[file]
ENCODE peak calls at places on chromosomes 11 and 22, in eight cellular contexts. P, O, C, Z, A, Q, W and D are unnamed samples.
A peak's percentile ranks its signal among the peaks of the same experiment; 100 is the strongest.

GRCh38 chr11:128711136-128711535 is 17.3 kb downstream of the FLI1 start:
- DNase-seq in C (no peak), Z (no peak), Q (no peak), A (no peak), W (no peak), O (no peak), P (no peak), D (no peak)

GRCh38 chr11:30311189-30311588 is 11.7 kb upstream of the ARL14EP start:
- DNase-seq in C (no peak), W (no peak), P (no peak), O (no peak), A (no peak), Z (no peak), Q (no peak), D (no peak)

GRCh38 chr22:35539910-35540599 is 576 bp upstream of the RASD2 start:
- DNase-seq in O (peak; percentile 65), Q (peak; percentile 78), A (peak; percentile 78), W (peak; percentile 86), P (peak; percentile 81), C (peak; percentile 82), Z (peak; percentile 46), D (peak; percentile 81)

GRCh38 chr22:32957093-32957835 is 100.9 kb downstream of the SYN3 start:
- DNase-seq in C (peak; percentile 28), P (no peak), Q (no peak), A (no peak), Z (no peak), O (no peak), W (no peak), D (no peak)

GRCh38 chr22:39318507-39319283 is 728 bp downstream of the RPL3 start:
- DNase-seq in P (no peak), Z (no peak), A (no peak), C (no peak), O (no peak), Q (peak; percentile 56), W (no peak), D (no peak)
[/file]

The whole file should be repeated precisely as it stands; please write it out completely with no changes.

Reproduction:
ENCODE peak calls at places on chromosomes 11 and 22, in eight cellular contexts. P, O, C, Z, A, Q, W and D are unnamed samples.
A peak's percentile ranks its signal among the peaks of the same experiment; 100 is the strongest.

GRCh38 chr11:128711136-128711535 is 17.3 kb downstream of the FLI1 start:
- DNase-seq in C (no peak), Z (no peak), Q (no peak), A (no peak), W (no peak), O (no peak), P (no peak), D (no peak)

GRCh38 chr11:30311189-30311588 is 11.7 kb upstream of the ARL14EP start:
- DNase-seq in C (no peak), W (no peak), P (no peak), O (no peak), A (no peak), Z (no peak), Q (no peak), D (no peak)

GRCh38 chr22:35539910-35540599 is 576 bp upstream of the RASD2 start:
- DNase-seq in O (peak; percentile 65), Q (peak; percentile 78), A (peak; percentile 78), W (peak; percentile 86), P (peak; percentile 81), C (peak; percentile 82), Z (peak; percentile 46), D (peak; percentile 81)

GRCh38 chr22:32957093-32957835 is 100.9 kb downstream of the SYN3 start:
- DNase-seq in C (peak; percentile 28), P (no peak), Q (no peak), A (no peak), Z (no peak), O (no peak), W (no peak), D (no peak)

GRCh38 chr22:39318507-39319283 is 728 bp downstream of the RPL3 start:
- DNase-seq in P (no peak), Z (no peak), A (no peak), C (no peak), O (no peak), Q (peak; percentile 56), W (no peak), D (no peak)